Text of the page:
On September 11, 2009, on behalf of itself and 12 other law firms, Jones Day filed an amicus brief in a major securities fraud case pending in the United States Court of Appeals for the Second Circuit.
In PIMCO v. Mayer Brown (CA2 No. 09-1619-cv), U.S. District Judge Gerard Lynch dismissed securities fraud allegations against Mayer Brown and one of its partners. On appeal, plaintiffs, and the SEC in an amicus brief, have urged the Second Circuit to adopt a "creator" standard of liability, under which defendants could be found liable under Section 10(b) and rule 10b-5 where they draft or provide information in connection with a misstatement, even where the statement is not attributed to them and they do not have the final word in determining the disclosures to be made.
The amicus brief filed on September 11 attacks this "creator" test as sharply at odds with the words of the statute, which creates liability for using or employing a manipulative or deceptive device. In recent years, the Congress, the Supreme Court, and the Second Circuit have all made clear that 10b-5 liability in private law suits is to be strictly limited for secondary actors such as lawyers.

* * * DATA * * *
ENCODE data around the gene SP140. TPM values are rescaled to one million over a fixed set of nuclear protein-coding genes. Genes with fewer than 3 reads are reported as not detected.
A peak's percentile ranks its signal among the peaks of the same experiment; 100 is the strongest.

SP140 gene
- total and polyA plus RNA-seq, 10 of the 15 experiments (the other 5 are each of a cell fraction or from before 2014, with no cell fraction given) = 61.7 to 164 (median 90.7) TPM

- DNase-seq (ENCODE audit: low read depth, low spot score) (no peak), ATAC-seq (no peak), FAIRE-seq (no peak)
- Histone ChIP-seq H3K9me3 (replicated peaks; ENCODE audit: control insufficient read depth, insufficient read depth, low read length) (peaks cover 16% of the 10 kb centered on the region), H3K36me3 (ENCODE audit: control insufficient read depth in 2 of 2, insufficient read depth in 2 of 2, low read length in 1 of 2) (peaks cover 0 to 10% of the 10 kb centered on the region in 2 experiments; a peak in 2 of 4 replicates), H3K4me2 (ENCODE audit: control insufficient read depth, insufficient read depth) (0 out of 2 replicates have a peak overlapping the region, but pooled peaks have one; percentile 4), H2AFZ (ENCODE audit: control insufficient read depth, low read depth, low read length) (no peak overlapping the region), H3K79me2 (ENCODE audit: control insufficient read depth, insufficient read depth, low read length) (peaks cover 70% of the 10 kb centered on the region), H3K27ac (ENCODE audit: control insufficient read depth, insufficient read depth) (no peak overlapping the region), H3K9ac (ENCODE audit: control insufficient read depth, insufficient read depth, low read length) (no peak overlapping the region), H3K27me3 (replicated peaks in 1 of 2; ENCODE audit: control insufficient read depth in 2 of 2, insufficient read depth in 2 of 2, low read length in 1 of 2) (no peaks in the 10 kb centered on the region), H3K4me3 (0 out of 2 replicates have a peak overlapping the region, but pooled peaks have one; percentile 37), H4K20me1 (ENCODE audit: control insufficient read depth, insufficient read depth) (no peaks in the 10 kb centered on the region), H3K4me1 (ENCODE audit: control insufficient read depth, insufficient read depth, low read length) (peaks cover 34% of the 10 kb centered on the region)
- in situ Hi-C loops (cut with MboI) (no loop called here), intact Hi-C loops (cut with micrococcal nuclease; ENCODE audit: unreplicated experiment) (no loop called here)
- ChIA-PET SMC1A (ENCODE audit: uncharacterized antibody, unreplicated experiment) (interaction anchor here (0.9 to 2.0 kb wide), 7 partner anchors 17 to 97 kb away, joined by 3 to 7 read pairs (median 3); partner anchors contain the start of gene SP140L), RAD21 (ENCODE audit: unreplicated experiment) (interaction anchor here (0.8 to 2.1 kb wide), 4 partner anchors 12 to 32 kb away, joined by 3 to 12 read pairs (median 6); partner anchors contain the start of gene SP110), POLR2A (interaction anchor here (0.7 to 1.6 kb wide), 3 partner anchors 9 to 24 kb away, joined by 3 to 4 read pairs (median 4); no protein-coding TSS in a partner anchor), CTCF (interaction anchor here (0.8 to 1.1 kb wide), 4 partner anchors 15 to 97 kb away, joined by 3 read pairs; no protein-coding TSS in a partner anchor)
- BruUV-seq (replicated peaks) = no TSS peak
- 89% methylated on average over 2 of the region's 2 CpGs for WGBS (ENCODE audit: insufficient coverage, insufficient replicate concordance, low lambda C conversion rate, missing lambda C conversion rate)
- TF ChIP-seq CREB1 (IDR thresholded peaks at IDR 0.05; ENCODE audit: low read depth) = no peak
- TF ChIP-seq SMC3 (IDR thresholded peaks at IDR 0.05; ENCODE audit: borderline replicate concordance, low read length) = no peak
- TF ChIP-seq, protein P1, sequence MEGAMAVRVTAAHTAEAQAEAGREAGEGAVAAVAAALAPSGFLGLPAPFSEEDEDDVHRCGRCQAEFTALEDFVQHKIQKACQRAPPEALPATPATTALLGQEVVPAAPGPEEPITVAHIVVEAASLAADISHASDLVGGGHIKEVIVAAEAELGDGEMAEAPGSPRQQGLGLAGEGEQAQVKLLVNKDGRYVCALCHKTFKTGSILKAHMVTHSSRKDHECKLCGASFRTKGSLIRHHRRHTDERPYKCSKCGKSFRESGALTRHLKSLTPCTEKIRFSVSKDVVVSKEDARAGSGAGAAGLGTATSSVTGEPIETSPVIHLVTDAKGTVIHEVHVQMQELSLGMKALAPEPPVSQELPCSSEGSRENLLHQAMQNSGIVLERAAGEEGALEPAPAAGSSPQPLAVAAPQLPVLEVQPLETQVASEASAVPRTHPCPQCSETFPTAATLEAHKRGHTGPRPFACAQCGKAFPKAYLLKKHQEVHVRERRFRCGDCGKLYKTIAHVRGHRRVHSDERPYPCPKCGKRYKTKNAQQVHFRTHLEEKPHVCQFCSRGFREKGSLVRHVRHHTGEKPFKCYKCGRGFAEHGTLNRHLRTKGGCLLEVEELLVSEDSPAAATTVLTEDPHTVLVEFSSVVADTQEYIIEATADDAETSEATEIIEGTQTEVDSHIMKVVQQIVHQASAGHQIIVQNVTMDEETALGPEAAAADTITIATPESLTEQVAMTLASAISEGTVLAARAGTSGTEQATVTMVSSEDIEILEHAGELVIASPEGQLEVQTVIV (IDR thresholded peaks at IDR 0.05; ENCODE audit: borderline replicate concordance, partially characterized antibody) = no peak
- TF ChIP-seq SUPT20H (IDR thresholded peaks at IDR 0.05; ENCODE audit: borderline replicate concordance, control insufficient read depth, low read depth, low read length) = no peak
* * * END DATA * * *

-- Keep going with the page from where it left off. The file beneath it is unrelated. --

The amicus brief focuses substantially on the severe harms to the provision of legal services in support of securities law compliance that would result from adoption of the "creator" test. Presently, the ethical duties applicable to a lawyer in connection with the provision of securities law advice are determined by the intricate interaction of duties to clients arising under state bar rules and a separate set of duties and rights of disclosure of client confidences created by the Sarbanes-Oxley Act and construed by SEC regulations. In many situations discussed in the brief, the "creator" standard of liability would pose difficult or insurmountable incongruities and uncertainties in the context of the existing provisions. More generally, the vaguely articulated "creator" standard would create great uncertainty about the potential liability of lawyers in a broad range of situations, with the result that it would greatly increase the costs and diminish the availability of legal advice to assist securities issuers in achieving compliance with the law.